Friday, 18 May 2012
'Dark Shadows' review:
It's not big and it's not clever to reject the latest film from Tim Burton out of hand. Though it's fair to say that he hasn't done anything good in a while (and nothing truly great since the mid-90s) the man who brought us 'Edward Scissorhands' and 'Beetlejuice' always deserves a fair crack of the whip - even when the trailer for his most recent feature looks beyond dire. This was the case with promos for long-gestating passion project 'Dark Shadows': a broad comedy with Gothic horror trappings, loosely based on a cult late-60s soap opera series of the same name, that reunites the director with an increasingly irksome Johnny Depp. And though the film is slightly better than trailers suggest, it's still a baggy, barely cohesive mess of style over substance - a joint vanity project for a distinctive visual artist and his showboating leading man.
Where Depp was once the most exciting and unpredictable actor of his generation he is now, post his Jack Sparrow rise to pop culture ubiquity, restricting himself to the immensely lucrative "lovable oddball" side of the market. His Willy Wonka and Mad Hatter - themselves in two of Burton's most risible movies - are Halloween costumes more than characters. They are funny voices and affectations in brightly coloured hats around which Depp can construct another peculiar, pantomine creation. This time Depp inhabits the gloomy make-up and wardrobe of Barnabas Collins: an eighteenth century fishing magnate-turned-vampire who is dug up after nearly two centuries underground to discover the multi-coloured, drug-infused wackiness of the 1970s. Fish out of water hilarity ensues, ticking every box you might expect given the setting, with Barnabas encountering lava lamps, Alice Cooper and college stoners. Just what will he make of it all?!
Perhaps this is why the Depp/Burton partnership was proven so long-lasting: both men now seem unable to go below the surface of whatever weird character or world they are presenting on screen. If Depp is increasingly drawn to playing broad, wacky cartoon creations in over-designed costumes, then Burton is rapidly jettisoning what little interest he ever had in story in favour of elaborate set design and showy visual flourishes. As Barnabas first re-enters his stately mansion house after his lengthy absence, he immediately begins to describe in detail the pillars, the chandeliers, and the Florentine marble fireplace. It's as if he's breaking the fourth well to compliment the film for its art direction and set design. Which he may as well do because that is all this film is.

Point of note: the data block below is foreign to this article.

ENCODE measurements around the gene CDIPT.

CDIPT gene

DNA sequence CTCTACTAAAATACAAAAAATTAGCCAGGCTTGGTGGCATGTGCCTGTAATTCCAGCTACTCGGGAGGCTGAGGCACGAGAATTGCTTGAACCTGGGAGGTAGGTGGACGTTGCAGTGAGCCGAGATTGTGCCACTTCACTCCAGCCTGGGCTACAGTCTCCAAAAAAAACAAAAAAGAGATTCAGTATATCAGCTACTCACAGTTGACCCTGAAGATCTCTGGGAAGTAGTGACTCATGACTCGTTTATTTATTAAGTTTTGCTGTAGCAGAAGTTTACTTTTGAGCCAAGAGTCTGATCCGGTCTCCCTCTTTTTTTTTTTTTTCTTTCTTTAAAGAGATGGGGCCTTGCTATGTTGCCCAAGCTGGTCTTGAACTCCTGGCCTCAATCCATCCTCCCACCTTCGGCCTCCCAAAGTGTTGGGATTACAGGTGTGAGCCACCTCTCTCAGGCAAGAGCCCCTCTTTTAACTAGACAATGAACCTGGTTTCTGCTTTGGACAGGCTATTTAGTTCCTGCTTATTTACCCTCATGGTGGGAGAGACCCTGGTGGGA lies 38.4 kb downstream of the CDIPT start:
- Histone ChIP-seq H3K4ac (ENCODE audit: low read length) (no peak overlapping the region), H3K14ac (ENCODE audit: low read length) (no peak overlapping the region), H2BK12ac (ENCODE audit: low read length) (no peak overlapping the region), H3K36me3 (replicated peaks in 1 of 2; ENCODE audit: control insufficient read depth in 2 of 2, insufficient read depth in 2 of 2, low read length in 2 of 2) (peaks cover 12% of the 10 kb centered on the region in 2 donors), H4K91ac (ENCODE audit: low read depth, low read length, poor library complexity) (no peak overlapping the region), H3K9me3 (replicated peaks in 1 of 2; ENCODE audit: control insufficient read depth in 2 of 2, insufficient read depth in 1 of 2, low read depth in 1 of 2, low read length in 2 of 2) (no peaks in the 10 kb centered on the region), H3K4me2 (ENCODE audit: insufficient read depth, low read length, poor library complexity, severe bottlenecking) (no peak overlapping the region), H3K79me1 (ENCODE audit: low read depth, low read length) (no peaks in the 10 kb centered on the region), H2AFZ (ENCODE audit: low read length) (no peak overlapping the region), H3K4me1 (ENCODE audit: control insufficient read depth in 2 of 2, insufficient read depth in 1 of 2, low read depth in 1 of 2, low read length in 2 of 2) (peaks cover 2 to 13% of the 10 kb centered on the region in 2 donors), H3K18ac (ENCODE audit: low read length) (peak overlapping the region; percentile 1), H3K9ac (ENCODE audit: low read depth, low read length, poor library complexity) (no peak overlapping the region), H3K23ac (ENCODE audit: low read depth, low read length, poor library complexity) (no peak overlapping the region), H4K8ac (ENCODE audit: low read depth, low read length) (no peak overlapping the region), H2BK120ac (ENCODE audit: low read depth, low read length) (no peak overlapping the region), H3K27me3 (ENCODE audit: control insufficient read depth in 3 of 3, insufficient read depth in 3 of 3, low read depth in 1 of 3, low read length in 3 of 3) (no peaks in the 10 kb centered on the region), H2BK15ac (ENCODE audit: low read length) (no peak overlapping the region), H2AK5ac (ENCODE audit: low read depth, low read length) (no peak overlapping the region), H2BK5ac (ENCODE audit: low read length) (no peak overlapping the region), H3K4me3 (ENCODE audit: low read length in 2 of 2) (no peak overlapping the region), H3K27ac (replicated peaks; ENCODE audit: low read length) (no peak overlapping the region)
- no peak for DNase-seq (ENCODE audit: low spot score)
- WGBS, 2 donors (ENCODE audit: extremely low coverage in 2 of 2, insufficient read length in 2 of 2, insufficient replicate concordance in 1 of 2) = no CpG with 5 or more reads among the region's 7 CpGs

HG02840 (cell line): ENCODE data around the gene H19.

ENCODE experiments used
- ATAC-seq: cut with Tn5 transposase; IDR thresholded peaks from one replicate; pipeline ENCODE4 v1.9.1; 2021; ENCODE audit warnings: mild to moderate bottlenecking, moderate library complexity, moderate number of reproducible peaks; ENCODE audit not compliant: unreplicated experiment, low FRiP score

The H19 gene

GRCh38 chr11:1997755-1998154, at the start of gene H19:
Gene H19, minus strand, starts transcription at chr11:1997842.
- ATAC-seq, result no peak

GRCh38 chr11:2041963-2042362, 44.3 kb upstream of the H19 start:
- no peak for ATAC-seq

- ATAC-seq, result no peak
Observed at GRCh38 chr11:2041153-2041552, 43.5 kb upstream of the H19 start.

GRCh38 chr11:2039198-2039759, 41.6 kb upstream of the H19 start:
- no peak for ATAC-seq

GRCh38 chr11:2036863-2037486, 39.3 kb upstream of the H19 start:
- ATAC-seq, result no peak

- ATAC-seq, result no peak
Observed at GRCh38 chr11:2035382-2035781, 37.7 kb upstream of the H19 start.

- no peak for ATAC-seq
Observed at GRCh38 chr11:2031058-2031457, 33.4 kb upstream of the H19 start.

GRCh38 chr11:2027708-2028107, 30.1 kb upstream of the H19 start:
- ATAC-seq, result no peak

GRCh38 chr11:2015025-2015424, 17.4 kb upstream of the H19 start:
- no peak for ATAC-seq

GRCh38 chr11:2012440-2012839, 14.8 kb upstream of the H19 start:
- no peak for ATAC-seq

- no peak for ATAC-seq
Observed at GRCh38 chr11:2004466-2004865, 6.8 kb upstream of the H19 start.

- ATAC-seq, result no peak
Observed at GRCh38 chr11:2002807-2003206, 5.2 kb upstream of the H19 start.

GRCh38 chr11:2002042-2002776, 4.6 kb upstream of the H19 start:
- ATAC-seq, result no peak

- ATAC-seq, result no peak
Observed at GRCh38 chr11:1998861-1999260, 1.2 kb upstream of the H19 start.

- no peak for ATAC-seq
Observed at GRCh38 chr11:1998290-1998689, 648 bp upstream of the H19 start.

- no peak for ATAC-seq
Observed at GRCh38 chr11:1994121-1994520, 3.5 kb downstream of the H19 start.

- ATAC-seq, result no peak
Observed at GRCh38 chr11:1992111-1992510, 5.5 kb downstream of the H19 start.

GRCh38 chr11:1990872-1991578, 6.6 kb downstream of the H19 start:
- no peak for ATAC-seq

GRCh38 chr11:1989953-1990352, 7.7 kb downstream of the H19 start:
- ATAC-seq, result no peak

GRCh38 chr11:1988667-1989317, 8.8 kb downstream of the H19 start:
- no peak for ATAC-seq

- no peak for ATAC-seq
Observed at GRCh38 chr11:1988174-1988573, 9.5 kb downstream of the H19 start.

One genuine bright spot is a scene-stealing performance from Eva Green as the villain - the witch who turned Barnabas into a vampire for rejecting her advances and who now dominates the fishing industry of his small town (that's the story by the way). Otherwise it's populated by decent actors in thankless parts, with key characters going unaccounted for during the entire second act (Michelle Pfeifffer's matriarch and supposed central love interest Bella Heathcote) and the young Chloe Moretz overtly sexualised to no real end. Johnny Lee Miller plays an absent father to similarly little payoff, whilst Helena Bonham Carter continues her unbroken 7-film Burton streak as a live-in therapist whose every scene could be excised from the plot in a way which would only impact on the bloated running time. There are perhaps a half-dozen different versions of this film on a hard drive in an edit suite somewhere and perhaps one of them makes for a coherent movie.
I didn't hate or even strongly dislike 'Dark Shadows' (slap that on the DVD cover) and, if I've given that impression, it's only because - despite the low quality of his last decade's worth of work - Tim Burton still apparently has the capacity to disappoint. But this is certainly no worse than 'Planet of the Apes', 'Alice in Wonderland' or 'Charlie and the Chocolate Factory'. It probably belongs in the next category up, alongside the instantly forgettable 'Corpse Bride' - more "Burtonesque" than Burton. Like that drab animation, 'Dark Shadows' feels less like the genuine article and more like the work of an art school student excessively influenced by the most showy aspects of his visual style.
However, there are a few nice visual touches and neat ideas, most of which benefit from the clear affection the film has for traditional vampiric tropes, as it refreshingly eschews all revisionism of monster lore prevalent since the hip and post-modern 'Buffy the Vampire Slayer'. It must also be said that among the obvious gags about disco balls, automobiles and television sets, there are also a few very funny moments involving the time-displaced bloodsucker - such as when he first encounters tarmac.
'Dark Shadows' is out now and rated '12A' by the BBFC.